After lying to the clerk about how many pages he has written, receiving payment based on the lie, Mizuno plans a night out, thinking, ironically, of Oishi Kuranosuke, the ideal samurai warrior.

After lying to the clerk about how many pages he has written, receiving payment based on the lie, Mizuno plans a night out, thinking, ironically, of Oishi Kuranosuke, the ideal samurai warrior.

The novel is complex, not only in plot and as it may relate to issues in Tanizaki’s life, but also in overlapping themes, established initially with the title itself. For most readers, the “black and white” references in the title, would refer to issues of morality in which truth competes with lies, and there are plenty of those here, as Mizuno is constantly lying about how much of the novel he has finished, when it will be finished, and about all his creditors. With this novel, the author’s belief in active diabolism, in which a real devil could act on his own, would make the absolutes of truth vs. lies less clear and might explain why Mizuno, who has not committed a murder, somehow feels responsible for committing such a crime or inspiring someone else to do it. His agonizing over the outcome of a simple mistake, which the newspaper publisher does not take seriously, and Tanizaki’s own pre-occupation with the suicide of Akutagawa, seem extreme, under the circumstances.

Having received his money under false pretenses, Mizuni heads for the Ueno-Hirokoji intersection for "entertainment."

Having received his money under false pretenses, Mizuno heads for the Ueno-Hirokoji intersection for “entertainment.”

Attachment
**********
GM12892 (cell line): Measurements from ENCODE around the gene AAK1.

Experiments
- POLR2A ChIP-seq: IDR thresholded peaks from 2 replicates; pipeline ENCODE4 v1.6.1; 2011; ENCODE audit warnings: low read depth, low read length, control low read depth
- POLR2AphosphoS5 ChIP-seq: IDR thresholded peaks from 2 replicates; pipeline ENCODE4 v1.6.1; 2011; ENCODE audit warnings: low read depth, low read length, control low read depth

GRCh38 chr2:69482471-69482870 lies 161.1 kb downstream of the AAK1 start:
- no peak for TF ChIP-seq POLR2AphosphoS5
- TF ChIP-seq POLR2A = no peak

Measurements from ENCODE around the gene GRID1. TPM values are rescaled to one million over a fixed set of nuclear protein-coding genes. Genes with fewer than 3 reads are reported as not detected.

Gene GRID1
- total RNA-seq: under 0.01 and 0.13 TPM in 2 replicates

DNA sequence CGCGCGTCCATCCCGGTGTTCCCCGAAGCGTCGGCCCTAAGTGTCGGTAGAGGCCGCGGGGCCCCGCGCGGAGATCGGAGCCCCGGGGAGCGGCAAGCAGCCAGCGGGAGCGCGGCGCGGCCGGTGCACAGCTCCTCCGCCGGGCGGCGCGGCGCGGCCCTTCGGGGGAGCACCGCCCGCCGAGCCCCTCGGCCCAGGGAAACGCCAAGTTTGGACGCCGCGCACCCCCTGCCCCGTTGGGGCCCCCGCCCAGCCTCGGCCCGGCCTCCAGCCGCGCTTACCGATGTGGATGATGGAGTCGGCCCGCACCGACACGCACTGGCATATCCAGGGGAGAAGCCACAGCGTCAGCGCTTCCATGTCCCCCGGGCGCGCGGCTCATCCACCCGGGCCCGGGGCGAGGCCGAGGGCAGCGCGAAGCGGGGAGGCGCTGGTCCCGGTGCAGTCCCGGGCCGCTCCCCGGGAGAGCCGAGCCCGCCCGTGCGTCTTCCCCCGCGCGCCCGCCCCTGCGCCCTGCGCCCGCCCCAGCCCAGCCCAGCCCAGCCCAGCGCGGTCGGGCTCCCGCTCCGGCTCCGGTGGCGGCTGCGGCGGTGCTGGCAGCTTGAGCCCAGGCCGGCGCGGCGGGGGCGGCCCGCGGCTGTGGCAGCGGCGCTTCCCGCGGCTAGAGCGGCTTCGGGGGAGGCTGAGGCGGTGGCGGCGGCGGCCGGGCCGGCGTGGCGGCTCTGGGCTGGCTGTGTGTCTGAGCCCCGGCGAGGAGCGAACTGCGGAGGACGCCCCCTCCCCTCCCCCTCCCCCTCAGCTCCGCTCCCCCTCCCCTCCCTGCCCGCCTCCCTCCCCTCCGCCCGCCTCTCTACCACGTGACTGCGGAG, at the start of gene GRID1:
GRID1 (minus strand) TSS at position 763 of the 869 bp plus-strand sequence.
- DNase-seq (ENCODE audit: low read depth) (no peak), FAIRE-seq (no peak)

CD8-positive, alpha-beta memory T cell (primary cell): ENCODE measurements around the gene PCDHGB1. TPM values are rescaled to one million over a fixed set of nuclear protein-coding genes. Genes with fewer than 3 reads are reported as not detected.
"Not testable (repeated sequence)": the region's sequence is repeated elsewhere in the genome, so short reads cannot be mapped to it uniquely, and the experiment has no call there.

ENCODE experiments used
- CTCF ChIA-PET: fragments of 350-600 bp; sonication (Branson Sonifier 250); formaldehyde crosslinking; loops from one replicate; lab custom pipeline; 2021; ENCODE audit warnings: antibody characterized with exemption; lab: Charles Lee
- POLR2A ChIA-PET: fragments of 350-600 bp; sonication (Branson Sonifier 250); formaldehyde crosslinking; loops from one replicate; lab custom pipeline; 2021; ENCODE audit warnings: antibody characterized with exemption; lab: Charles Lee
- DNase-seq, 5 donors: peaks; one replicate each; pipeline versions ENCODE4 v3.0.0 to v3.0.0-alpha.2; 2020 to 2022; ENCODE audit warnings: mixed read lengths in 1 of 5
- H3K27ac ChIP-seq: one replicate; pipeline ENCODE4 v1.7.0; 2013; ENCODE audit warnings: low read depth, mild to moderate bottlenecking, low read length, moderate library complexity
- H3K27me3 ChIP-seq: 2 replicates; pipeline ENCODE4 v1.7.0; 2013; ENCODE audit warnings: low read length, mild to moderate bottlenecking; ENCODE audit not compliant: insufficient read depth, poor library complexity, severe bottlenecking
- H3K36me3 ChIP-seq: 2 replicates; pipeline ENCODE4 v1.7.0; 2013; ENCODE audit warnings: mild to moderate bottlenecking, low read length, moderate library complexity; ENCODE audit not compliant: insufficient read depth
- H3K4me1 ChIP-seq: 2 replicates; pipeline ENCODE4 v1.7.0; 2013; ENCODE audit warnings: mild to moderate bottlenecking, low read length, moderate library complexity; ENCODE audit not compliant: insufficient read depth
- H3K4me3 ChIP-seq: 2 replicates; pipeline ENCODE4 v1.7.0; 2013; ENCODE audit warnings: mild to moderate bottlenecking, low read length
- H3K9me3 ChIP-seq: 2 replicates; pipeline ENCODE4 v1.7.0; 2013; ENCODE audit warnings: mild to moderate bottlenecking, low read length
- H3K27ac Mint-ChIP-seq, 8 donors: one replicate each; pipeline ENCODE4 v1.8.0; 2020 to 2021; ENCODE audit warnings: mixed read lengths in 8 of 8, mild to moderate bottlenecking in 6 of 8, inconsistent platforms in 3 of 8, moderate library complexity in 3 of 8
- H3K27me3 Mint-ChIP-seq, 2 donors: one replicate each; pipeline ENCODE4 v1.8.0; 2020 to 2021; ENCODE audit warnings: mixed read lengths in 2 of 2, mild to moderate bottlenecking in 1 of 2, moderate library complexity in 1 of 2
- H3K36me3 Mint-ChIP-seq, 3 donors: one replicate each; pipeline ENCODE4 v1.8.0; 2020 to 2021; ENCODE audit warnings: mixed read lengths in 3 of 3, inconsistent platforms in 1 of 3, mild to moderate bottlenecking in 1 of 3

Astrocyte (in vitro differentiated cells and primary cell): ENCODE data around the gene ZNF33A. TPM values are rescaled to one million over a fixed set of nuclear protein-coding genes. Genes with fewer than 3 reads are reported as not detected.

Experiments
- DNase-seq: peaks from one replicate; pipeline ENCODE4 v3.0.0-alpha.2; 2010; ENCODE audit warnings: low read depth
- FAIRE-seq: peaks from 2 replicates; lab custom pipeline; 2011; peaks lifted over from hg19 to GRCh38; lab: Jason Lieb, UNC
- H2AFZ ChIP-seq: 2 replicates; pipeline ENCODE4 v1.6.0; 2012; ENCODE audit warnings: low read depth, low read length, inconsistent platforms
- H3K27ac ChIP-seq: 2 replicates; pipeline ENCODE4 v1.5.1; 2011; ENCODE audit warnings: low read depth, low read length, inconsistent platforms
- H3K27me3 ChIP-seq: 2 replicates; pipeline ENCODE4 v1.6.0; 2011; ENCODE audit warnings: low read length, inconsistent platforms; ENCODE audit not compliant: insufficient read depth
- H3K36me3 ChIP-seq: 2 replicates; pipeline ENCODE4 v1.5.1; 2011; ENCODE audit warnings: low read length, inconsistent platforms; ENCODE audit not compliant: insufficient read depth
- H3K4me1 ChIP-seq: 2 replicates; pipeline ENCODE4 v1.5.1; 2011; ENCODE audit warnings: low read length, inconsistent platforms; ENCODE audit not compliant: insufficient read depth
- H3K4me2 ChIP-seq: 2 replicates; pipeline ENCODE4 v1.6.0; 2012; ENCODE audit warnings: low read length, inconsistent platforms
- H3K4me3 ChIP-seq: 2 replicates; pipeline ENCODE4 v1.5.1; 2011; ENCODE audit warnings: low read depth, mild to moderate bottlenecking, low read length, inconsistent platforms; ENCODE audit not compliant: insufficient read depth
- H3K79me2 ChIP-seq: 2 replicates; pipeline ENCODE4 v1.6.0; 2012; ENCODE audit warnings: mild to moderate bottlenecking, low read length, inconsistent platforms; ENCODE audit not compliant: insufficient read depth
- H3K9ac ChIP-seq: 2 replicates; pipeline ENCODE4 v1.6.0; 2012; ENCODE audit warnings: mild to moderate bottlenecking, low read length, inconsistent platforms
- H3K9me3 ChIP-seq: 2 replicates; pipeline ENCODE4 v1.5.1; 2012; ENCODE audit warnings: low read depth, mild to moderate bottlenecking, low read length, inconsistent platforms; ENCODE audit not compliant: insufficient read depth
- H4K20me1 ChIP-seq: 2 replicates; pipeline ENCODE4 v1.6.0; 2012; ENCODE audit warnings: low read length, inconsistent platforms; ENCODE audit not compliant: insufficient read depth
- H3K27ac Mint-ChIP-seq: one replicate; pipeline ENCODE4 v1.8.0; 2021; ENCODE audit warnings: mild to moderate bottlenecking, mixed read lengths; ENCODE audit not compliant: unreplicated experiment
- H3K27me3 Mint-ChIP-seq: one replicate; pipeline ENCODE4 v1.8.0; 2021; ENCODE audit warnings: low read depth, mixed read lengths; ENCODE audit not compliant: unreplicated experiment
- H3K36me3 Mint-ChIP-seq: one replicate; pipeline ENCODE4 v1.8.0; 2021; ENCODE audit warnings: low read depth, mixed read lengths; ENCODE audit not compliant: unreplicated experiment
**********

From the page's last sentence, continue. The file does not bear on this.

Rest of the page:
Just ten years prior to this novel, Tanizaki wrote another novel, Devils in Daylight, in which truth and reality are also in direct conflict as a man sees what he is sure is a murder taking place, and, more importantly, overhears plans for another such murder a few days later. He hopes to persuade a friend to come with him to observe that murder when it happens. That novel, with its psychological intrigue and its sexual overtones, is more casual, satiric, and filled with ironies, making it very funny and great fun to read. In Black and White is far more serious, with many questions remaining at the conclusion about just what Tanizaki was thinking when he wrote this novel, why he chooses to present the ultimate conclusion as he does, and why the novel has remained virtually unknown in translation.


Photos:  The portrait of Tanizaki is from http://www.frasesypensamientos.com

The photo of Akutagawa, who committed suicide at the age of thirty-five, appears on https://images.gr-assets.com

Oishi Kuranosuke, regarded as the ideal samurai warrior, comes into Mizuno’s mind as he gets paid under false circumstances and plans a trip to see the ladies.  https://images.gr-assets.com/

The intersection of Ueno and Kurokoji beckons to Mizuno as he looks for entertainment after collecting his ill-gotten payment.  http://www.oldtokyo.com/

REVIEW. PHOTOS. Historical, Japan, Literary, Mystery, Thriller, Noir, Psychological study
Written by: Junichiro Tanizaki
Published by: Columbia University
Date Published: 01/09/2018
Edition: Weatherhead Books
ISBN: 978-0231185196
Available in: Ebook Paperback